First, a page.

As serious as these potential problems are, however, I can’t help but shake the niggling thought that there should be some discussion about — oh, I don’t know — actual problems? You know, the ones reproducing like horny, adolescent rabbits? You know, the opioid problems, the unaffordable housing problems, the domestic human trafficking problems, and the child exploitation problems? Not to mention the state-sponsored problems — the tent ghettos, the self-obliviation stations, and child-indoctrination centers.
I’m just not 100% sure this new triage system — where the guy with the paper cut gets admitted before the guy with the poleaxe in his skull — is going to be sustainable in the long term.
The reality is that none of this has anything remotely to do with safety. A much simpler explanation for the present promethean reversal is as follows:
The best way to control people is to crush them until they are beaten and miserable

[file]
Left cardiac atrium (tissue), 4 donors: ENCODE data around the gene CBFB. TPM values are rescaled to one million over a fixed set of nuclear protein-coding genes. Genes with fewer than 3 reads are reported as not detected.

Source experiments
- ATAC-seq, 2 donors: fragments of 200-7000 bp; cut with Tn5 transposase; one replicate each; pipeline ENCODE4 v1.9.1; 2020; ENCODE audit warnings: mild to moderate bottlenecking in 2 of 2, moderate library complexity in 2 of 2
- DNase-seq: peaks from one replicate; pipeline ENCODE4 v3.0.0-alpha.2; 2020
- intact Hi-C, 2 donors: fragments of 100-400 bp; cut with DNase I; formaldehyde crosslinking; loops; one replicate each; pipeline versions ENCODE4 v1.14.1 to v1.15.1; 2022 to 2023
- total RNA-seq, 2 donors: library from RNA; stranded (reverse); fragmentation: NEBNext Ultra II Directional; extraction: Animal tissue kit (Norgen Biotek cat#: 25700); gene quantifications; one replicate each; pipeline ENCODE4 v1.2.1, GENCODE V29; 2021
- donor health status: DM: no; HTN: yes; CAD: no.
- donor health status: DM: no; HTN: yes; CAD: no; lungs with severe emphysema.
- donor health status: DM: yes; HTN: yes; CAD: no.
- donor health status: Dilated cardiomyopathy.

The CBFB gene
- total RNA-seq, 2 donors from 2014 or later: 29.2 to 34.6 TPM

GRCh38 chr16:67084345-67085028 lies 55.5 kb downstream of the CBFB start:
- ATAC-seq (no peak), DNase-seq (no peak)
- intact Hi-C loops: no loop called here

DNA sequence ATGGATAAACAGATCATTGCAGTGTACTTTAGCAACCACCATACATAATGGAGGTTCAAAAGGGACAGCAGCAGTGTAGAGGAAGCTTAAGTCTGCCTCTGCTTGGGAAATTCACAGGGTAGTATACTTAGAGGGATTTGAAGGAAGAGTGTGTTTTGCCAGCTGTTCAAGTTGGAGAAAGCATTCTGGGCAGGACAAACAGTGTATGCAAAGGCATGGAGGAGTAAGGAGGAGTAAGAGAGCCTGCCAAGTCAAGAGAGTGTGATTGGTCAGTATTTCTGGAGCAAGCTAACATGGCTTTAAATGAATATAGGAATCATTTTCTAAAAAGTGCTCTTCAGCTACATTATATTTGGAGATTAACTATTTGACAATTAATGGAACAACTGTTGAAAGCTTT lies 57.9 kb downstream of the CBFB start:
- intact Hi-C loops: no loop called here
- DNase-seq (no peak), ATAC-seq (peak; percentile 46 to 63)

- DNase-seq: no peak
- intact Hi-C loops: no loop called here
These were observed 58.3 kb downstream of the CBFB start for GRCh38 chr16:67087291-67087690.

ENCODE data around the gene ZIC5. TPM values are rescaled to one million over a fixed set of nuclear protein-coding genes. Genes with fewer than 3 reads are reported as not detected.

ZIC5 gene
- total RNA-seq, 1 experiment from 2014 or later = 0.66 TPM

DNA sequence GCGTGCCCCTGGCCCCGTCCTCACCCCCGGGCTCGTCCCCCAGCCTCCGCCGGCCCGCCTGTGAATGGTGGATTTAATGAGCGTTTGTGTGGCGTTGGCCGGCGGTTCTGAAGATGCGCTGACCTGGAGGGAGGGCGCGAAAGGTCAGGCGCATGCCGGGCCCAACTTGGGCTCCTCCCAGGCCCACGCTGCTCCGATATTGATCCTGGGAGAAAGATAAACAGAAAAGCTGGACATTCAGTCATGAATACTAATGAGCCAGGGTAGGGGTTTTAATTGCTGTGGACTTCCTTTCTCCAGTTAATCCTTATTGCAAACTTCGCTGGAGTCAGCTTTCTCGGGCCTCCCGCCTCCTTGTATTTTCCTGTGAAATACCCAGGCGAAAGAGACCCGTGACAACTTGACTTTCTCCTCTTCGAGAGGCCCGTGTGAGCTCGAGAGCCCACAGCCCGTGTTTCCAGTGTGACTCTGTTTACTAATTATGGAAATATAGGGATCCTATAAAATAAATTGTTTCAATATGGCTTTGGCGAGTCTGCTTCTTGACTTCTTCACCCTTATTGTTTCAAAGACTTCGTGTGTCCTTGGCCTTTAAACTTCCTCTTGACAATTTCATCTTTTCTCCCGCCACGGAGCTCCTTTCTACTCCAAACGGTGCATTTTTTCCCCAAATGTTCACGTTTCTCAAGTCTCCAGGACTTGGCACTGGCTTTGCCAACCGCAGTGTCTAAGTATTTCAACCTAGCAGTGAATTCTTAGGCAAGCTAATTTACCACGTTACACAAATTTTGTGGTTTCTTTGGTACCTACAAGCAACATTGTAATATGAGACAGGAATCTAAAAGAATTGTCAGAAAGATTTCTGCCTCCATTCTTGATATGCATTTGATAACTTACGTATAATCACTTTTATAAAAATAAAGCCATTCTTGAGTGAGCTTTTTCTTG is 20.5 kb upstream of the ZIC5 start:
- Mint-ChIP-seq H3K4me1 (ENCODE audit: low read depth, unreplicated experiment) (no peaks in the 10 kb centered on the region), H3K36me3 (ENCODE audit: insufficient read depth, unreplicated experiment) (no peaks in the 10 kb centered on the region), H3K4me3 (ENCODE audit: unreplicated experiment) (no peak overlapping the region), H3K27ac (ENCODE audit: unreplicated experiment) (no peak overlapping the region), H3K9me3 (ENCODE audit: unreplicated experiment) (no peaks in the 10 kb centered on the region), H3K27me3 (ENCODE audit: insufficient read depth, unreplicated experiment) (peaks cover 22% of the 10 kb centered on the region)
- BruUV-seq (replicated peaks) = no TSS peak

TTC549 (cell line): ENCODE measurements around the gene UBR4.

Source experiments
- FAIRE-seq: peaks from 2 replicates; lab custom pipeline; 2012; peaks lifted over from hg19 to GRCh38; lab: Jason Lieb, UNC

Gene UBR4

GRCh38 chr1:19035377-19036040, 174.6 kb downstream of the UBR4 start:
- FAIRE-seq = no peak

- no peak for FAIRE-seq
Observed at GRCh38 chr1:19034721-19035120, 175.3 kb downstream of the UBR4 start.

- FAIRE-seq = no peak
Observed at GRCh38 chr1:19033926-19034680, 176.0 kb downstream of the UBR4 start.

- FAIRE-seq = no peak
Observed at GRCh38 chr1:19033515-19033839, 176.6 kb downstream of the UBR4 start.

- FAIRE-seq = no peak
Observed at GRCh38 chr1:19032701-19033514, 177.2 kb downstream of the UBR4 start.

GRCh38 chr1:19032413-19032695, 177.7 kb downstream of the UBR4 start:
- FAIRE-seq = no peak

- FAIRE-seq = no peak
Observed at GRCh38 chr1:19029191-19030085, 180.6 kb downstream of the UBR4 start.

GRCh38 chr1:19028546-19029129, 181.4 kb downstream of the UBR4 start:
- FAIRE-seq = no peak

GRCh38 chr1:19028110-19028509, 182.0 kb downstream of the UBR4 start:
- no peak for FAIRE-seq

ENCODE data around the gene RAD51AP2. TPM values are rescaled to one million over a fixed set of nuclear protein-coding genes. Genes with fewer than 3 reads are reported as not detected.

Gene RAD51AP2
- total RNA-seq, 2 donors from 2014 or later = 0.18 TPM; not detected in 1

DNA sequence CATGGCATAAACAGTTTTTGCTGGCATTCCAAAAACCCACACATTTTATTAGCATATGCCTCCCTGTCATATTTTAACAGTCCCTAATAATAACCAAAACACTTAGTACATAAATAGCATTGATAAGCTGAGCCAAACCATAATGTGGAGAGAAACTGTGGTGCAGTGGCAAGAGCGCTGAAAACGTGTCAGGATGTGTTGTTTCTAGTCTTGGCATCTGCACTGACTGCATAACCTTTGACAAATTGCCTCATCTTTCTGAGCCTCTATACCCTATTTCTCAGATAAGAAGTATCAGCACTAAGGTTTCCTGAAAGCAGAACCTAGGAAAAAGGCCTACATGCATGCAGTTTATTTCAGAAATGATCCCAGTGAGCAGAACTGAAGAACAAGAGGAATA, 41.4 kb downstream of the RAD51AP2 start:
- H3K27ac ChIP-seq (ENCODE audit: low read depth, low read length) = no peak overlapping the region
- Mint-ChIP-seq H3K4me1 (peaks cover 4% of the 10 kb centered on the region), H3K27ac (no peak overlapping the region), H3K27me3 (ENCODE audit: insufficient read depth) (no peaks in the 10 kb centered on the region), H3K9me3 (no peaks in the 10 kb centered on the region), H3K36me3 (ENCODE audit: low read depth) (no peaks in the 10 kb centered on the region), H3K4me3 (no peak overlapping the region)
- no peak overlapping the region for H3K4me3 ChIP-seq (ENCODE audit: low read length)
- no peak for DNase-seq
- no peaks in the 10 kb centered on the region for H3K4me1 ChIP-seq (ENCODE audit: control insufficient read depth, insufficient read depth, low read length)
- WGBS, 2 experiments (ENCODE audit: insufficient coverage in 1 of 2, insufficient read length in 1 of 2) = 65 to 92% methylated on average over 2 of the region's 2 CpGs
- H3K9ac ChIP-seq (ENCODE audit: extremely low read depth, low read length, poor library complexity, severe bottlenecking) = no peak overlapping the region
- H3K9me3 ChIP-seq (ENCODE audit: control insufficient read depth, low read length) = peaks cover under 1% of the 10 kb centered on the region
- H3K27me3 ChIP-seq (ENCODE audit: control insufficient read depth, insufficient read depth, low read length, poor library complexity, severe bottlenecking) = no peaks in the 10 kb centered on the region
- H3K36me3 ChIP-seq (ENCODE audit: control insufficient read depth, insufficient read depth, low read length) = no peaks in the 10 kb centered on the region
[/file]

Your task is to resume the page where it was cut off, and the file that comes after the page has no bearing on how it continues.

The best way to crush people is to prohibit their avenues of joy
The best way to prohibit people’s avenues of joy is to pretend you’re doing it for their safety
To quote one lost soul: “The trade-off between freedom and security, so often proposed so seductively, very often leads to the loss of both.”2
Not Just the Management
Though it’s convenient and self-justifying to blame the boss, the problem isn’t just our withered overlords. After all, the city only initially rolled out its cold-war measures in 2014 “In response to a number of [. . .] complaints regarding open air burning.” That’s right. The Man isn’t just the government. He is you; he is me; and he is every man that fails to notice the cedar post in his own eye while gleefully pointing out the grass clipping in his neighbour’s.